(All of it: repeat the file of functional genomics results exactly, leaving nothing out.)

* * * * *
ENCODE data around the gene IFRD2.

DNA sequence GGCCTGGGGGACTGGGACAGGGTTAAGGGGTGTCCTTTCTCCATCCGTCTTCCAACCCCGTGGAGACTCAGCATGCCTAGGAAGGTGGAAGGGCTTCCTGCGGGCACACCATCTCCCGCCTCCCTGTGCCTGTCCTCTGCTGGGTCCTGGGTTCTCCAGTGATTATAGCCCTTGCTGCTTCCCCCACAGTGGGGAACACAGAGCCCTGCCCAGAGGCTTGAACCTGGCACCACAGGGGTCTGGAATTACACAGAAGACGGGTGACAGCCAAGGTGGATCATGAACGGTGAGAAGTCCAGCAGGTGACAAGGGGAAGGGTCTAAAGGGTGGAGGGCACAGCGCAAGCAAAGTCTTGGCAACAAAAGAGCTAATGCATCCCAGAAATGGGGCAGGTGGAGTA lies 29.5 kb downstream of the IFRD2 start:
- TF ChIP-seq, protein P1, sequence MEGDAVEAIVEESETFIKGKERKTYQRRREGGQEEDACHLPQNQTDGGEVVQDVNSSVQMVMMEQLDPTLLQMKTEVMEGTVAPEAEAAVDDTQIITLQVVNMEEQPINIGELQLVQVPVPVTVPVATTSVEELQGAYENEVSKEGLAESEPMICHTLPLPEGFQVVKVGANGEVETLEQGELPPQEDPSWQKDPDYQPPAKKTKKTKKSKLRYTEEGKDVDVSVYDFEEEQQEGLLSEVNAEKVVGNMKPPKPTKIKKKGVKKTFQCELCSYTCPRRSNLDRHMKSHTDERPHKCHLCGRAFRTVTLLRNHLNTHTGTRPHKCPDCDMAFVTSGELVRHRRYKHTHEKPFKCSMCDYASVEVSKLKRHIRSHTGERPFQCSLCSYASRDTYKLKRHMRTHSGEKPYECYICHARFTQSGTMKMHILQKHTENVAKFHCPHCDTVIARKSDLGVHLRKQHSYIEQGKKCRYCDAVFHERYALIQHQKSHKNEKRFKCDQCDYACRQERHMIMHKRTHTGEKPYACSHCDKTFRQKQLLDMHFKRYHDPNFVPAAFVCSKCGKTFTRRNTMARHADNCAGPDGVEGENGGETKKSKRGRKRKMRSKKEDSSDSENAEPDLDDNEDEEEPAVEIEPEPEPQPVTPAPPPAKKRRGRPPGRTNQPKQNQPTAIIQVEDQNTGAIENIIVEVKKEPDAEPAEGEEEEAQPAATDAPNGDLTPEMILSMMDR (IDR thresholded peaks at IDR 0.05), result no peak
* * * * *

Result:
ENCODE data around the gene IFRD2.

DNA sequence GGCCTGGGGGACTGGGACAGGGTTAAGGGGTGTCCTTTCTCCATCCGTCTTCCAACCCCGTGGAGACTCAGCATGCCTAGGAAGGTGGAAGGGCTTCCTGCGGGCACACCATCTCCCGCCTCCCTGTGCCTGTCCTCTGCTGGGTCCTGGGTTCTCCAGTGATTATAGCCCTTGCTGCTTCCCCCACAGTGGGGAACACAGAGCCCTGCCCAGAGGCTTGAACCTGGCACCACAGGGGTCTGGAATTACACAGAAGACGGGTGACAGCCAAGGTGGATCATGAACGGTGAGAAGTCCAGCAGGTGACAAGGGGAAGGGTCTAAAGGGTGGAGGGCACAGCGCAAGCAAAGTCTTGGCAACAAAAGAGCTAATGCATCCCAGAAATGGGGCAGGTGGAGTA lies 29.5 kb downstream of the IFRD2 start:
- TF ChIP-seq, protein P1, sequence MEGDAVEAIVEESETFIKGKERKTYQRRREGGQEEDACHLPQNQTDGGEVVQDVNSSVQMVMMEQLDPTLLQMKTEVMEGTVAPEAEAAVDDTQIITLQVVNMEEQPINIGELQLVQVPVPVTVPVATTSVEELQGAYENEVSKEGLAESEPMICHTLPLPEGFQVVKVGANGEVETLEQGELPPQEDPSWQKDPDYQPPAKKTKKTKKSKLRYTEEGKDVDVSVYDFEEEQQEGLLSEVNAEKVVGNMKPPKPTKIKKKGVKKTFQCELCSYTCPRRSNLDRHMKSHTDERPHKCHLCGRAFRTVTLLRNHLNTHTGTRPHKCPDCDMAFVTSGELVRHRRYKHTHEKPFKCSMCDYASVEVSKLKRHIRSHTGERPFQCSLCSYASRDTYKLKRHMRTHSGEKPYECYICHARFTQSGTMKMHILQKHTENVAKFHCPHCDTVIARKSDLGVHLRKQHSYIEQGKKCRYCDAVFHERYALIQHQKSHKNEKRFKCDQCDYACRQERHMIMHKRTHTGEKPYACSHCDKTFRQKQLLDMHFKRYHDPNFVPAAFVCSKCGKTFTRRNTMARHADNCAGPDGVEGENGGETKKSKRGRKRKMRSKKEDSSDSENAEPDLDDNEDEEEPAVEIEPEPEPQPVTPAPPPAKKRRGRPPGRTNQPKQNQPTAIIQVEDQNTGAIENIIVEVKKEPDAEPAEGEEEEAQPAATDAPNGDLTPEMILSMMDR (IDR thresholded peaks at IDR 0.05), result no peak